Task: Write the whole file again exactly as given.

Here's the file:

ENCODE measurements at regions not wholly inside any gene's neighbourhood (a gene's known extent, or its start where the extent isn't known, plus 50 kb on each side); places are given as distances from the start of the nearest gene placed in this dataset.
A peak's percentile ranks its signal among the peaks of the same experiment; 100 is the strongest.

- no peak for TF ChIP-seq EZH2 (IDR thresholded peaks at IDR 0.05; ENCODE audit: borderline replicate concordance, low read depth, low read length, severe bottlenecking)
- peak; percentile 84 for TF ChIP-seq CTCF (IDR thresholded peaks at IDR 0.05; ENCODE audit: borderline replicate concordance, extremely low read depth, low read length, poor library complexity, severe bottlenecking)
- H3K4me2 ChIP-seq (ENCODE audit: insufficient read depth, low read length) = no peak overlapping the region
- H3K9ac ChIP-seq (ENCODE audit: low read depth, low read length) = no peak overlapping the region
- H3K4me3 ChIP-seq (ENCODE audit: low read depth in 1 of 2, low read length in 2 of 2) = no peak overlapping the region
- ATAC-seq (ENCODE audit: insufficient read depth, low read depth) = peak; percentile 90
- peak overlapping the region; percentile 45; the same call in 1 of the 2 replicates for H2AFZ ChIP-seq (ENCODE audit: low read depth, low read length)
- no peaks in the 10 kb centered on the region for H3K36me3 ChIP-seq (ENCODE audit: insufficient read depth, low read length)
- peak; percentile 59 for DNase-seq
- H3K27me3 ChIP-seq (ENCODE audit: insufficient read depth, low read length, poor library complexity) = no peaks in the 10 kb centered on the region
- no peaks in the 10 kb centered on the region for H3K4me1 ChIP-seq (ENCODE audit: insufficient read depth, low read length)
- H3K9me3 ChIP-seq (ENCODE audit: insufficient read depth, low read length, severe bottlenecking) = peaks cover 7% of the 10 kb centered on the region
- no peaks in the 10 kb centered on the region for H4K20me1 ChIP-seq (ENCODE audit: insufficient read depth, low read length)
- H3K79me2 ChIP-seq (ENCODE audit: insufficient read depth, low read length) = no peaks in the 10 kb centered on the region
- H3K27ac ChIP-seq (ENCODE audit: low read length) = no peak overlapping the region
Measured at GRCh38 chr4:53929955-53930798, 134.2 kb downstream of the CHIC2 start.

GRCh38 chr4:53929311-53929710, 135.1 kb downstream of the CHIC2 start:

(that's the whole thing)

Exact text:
ENCODE measurements at regions not wholly inside any gene's neighbourhood (a gene's known extent, or its start where the extent isn't known, plus 50 kb on each side); places are given as distances from the start of the nearest gene placed in this dataset.
A peak's percentile ranks its signal among the peaks of the same experiment; 100 is the strongest.

- no peak for TF ChIP-seq EZH2 (IDR thresholded peaks at IDR 0.05; ENCODE audit: borderline replicate concordance, low read depth, low read length, severe bottlenecking)
- peak; percentile 84 for TF ChIP-seq CTCF (IDR thresholded peaks at IDR 0.05; ENCODE audit: borderline replicate concordance, extremely low read depth, low read length, poor library complexity, severe bottlenecking)
- H3K4me2 ChIP-seq (ENCODE audit: insufficient read depth, low read length) = no peak overlapping the region
- H3K9ac ChIP-seq (ENCODE audit: low read depth, low read length) = no peak overlapping the region
- H3K4me3 ChIP-seq (ENCODE audit: low read depth in 1 of 2, low read length in 2 of 2) = no peak overlapping the region
- ATAC-seq (ENCODE audit: insufficient read depth, low read depth) = peak; percentile 90
- peak overlapping the region; percentile 45; the same call in 1 of the 2 replicates for H2AFZ ChIP-seq (ENCODE audit: low read depth, low read length)
- no peaks in the 10 kb centered on the region for H3K36me3 ChIP-seq (ENCODE audit: insufficient read depth, low read length)
- peak; percentile 59 for DNase-seq
- H3K27me3 ChIP-seq (ENCODE audit: insufficient read depth, low read length, poor library complexity) = no peaks in the 10 kb centered on the region
- no peaks in the 10 kb centered on the region for H3K4me1 ChIP-seq (ENCODE audit: insufficient read depth, low read length)
- H3K9me3 ChIP-seq (ENCODE audit: insufficient read depth, low read length, severe bottlenecking) = peaks cover 7% of the 10 kb centered on the region
- no peaks in the 10 kb centered on the region for H4K20me1 ChIP-seq (ENCODE audit: insufficient read depth, low read length)
- H3K79me2 ChIP-seq (ENCODE audit: insufficient read depth, low read length) = no peaks in the 10 kb centered on the region
- H3K27ac ChIP-seq (ENCODE audit: low read length) = no peak overlapping the region
Measured at GRCh38 chr4:53929955-53930798, 134.2 kb downstream of the CHIC2 start.

GRCh38 chr4:53929311-53929710, 135.1 kb downstream of the CHIC2 start: